OCR Interpretation


The day book. (Chicago, Ill.) 1911-1917, January 30, 1914, NOON EDITION, Image 19

Image and text provided by University of Illinois at Urbana-Champaign Library, Urbana, IL

Persistent link: http://chroniclingamerica.loc.gov/lccn/sn83045487/1914-01-30/ed-1/seq-19/

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"Will I! Daisy," pronounced Ronald
breathlessly, "I'd die for you!"
"You needn't do that, but you can
win me as your best friend and sis
ter "
"I've got one of those already," ex
plained Ronald miserably.
-"Don't be silly, but listen carefully.
You remember Roscoe Daltqn?"
"Oh, yes, Daisy."
"He loves Bertha and she loves
him. He went away to make a mark'
in the world and come back and mar
ry her.""
"I'll do that, top," said Ronald val-.
orously, "if you'll only "
"Let's see how far youll help me
just now before we talk nonsense,"
challenged the little coquette sharp
ly. "Well,v tomorrow is a holiday.
Old Silas Banks is coming over to
spend the day with us.. Father is
bound that Bertha shall marry him.
If he gets here and Roscoe don't
come to spirit Bertha away, she will
become engaged to the meanest,
surliest old miser - in the . county.
Now" whisper.
Ronald thrilled at the close con-
tact of those delicious lips. Then his
eyes brightened as the plot was dis
closed. Finally he laughed, and
chuckled.
"Oh, you dear, smart, darling girl!"
he cried in his enthusiasm. "You're
you're a brick!" and tried to kiss
her,' and Daisy gave him a slap In
the face for his pains.
"All right," he bobbed gleefully,
"you're the kind that gets sorry after
getting mad."
"I'm not mad," declared the politic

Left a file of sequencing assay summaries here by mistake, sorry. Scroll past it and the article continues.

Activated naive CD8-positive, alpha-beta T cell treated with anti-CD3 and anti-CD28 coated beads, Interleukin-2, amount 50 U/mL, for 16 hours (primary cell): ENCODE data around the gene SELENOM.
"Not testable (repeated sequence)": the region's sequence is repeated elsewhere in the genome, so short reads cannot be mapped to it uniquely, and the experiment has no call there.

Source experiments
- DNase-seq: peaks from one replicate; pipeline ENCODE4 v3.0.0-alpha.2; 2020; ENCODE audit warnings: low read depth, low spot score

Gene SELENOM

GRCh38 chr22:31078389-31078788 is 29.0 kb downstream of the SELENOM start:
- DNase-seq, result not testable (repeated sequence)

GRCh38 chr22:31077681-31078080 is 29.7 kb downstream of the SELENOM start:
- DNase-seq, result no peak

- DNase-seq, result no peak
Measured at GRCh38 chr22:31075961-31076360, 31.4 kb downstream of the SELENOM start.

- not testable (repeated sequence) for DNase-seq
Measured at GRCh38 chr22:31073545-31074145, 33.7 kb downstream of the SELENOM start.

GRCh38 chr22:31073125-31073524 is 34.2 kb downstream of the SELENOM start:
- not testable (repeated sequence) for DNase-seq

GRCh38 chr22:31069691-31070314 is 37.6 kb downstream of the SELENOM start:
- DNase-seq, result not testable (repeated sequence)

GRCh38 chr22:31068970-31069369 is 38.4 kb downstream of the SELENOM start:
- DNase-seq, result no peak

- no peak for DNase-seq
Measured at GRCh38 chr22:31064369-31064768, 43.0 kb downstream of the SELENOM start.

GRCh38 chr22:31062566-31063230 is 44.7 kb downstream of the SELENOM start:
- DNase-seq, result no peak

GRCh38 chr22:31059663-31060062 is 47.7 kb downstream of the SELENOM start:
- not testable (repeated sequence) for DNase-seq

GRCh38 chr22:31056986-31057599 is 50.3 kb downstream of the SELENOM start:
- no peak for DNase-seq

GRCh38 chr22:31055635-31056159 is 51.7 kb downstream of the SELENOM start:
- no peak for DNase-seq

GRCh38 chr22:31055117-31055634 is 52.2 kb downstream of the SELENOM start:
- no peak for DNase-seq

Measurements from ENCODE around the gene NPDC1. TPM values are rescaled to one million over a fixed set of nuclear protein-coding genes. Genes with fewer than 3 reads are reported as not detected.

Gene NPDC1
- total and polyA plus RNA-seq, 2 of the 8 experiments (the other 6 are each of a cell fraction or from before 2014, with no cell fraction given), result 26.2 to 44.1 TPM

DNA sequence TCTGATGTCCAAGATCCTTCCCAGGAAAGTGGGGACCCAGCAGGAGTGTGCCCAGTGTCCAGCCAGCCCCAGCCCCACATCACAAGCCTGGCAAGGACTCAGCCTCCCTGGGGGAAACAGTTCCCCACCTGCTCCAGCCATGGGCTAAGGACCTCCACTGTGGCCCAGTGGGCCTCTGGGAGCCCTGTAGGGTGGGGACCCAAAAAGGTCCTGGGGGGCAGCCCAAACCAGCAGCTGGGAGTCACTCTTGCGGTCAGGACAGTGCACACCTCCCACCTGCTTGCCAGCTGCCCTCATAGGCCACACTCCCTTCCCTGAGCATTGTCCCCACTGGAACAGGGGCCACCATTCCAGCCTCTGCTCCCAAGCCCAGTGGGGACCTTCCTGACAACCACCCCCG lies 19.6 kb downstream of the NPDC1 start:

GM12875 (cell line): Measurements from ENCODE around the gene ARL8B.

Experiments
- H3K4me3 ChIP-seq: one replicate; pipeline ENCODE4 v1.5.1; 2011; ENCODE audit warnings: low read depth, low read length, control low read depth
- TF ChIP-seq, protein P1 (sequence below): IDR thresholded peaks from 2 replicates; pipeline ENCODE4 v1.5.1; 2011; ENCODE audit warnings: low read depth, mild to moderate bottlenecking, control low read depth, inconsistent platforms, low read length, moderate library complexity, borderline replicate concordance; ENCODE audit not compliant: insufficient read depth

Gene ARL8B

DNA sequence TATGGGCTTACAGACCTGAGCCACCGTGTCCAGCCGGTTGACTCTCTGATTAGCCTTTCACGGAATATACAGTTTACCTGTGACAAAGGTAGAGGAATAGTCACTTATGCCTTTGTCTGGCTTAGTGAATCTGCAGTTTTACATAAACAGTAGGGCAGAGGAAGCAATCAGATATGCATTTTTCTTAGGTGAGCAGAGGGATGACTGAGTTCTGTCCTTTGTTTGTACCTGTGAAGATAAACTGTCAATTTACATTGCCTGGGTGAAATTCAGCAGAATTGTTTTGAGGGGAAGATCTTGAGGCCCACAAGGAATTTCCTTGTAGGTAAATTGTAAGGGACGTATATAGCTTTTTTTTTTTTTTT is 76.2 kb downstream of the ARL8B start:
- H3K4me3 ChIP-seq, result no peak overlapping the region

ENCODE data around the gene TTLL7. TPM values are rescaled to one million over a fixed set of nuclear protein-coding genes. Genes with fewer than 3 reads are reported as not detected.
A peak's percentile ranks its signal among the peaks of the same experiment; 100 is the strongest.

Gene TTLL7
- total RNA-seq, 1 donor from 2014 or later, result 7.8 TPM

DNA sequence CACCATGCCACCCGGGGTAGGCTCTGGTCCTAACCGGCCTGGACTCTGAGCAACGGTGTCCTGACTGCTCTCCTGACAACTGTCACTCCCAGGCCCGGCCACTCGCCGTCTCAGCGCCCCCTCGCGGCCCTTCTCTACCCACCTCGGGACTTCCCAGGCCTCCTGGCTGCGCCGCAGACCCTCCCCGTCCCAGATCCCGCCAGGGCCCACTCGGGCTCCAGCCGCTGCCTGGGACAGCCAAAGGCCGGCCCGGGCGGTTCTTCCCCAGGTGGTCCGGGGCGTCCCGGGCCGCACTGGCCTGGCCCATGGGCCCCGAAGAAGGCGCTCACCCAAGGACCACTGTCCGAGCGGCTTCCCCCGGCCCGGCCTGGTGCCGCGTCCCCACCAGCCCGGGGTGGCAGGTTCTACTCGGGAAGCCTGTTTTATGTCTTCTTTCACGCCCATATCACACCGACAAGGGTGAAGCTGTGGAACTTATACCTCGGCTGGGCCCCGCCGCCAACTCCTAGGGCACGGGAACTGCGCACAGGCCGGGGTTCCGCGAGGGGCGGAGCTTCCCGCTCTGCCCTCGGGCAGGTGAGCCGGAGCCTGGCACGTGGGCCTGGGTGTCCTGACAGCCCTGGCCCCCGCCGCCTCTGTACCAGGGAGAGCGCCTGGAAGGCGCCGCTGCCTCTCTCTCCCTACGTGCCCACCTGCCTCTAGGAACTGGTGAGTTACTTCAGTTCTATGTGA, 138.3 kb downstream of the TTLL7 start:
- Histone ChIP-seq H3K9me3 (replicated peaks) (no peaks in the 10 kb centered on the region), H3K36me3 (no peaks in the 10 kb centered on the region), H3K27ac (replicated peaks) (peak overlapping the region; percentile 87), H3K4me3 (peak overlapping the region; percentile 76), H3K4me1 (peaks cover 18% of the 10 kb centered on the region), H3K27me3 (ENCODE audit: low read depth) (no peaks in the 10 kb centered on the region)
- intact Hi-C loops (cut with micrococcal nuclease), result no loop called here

Daisy. ' "Real heroes get their re
ward after really doing something."
"Well do something for you, ha!
ha! Well carry out your plan to the
dotr-ho! ho! Daisy, 'count on the
crowd.-, Silas Banks won't spend any
holiday at Brookville tomorrow."
Silas Banks lived twenty miles
away on a lonely old farm, isolated
and with one route only to Brookville.
This crossed a rocky, hilly stretch,
arid with the road weU choked up
with snqw he set out early with his
clumsy bobsled and crowbatt steed
to reach the home of his bride ex
pectant. Two .hours before daylight Ronald
and his loyal boy friends had reached
Bald hill, ten miles from town. Here
the single roadway led for half a
mile through a deep cut. At once the
willing mob threw off their coats and
began rolling snowballs. They were
no ordinary spheres. It took four
boys to move one after the soft, plas
tic snow had molded together. They
worked with vim, with a will. Then
they built a Are, roasted potatoes and
waited.
Old Dobbin was well-night ex
hausted and lamed, and one trace
broken and mended, by the time . old
Silas had covered much of his jour
ney. He was half minded to turn
back and abandon his love-making
enterprise more than once. Then he
became wholly minded as he turned
into the cut below Bald hill.
"Thunder!" he ejaculated.
Before, his asto"uridea,eyes was a
formidable blockade.- It-wa fully
twenty feet-high; .it extended beyond
his present range, of vision. There
was mass upon mass plied up in the
gully, giant snowballs packed thick
and heavy. One could neither sur
mount nor burrow through this great
obstacle. And then came new disas
ter for the aged suitor. The waiting
throng of "fair Daisy's contingent
rolled a mighty snowball downhe
side of the cut. It knocked off the
hat of the driver, it tumbled down in
to the wagon box and anchored it as
under an avalanche.
Then there was a shower of
smaller spheres. Old Silas suddenly
awoke to the realization that some
one disliked him somehow, retreated
and reached home wiser and sadder
and stayed there.
John Newcombe fumed and fretted
when his expected guest did not ar
rive. . There was a glum, delayed
holiday dinner. Then Mr. Newcombe
took a walk. Somehow the episode

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